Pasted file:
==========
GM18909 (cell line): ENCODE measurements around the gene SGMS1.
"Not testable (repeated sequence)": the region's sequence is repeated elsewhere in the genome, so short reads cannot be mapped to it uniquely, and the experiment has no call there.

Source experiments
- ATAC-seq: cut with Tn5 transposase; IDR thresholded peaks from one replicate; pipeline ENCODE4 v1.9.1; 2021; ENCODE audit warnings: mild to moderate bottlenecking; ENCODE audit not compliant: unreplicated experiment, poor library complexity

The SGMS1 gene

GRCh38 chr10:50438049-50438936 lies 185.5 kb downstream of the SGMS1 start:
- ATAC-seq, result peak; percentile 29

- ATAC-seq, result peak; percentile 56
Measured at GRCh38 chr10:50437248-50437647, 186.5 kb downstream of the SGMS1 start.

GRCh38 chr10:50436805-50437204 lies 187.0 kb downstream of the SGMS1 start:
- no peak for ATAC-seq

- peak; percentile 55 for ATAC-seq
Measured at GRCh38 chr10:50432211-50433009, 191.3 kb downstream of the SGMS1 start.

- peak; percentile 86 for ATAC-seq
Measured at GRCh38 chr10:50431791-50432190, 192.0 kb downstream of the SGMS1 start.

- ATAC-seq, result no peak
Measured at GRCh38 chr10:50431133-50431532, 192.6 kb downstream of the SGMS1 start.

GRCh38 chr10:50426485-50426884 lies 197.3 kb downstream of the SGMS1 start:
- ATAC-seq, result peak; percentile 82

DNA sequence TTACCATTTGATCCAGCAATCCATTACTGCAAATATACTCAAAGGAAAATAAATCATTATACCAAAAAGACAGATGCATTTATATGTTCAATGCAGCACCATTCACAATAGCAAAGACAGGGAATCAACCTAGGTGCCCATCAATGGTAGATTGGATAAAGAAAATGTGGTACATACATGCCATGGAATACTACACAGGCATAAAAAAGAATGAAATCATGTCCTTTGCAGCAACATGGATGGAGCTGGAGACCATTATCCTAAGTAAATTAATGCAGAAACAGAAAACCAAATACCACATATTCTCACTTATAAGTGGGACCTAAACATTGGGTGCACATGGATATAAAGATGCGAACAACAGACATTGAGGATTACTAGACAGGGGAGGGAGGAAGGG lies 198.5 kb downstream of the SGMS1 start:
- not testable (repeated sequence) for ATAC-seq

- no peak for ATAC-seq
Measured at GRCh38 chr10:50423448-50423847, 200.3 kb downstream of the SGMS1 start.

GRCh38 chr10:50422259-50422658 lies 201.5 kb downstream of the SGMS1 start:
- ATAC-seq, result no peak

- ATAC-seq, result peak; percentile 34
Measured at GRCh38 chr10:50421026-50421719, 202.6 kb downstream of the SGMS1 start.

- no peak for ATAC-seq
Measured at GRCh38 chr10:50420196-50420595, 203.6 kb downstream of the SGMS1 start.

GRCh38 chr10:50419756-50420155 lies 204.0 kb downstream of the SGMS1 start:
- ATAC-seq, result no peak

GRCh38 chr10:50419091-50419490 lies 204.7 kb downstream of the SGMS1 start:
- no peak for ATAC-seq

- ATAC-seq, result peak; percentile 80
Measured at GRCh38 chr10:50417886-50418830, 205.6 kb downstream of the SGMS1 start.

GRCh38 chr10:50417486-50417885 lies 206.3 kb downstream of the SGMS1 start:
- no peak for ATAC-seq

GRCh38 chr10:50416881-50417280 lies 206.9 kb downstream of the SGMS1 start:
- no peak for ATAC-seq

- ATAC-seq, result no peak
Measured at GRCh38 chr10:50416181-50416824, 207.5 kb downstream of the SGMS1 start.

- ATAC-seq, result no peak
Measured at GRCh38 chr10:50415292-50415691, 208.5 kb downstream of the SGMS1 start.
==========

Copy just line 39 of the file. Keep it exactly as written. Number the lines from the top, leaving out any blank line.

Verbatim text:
- no peak for ATAC-seq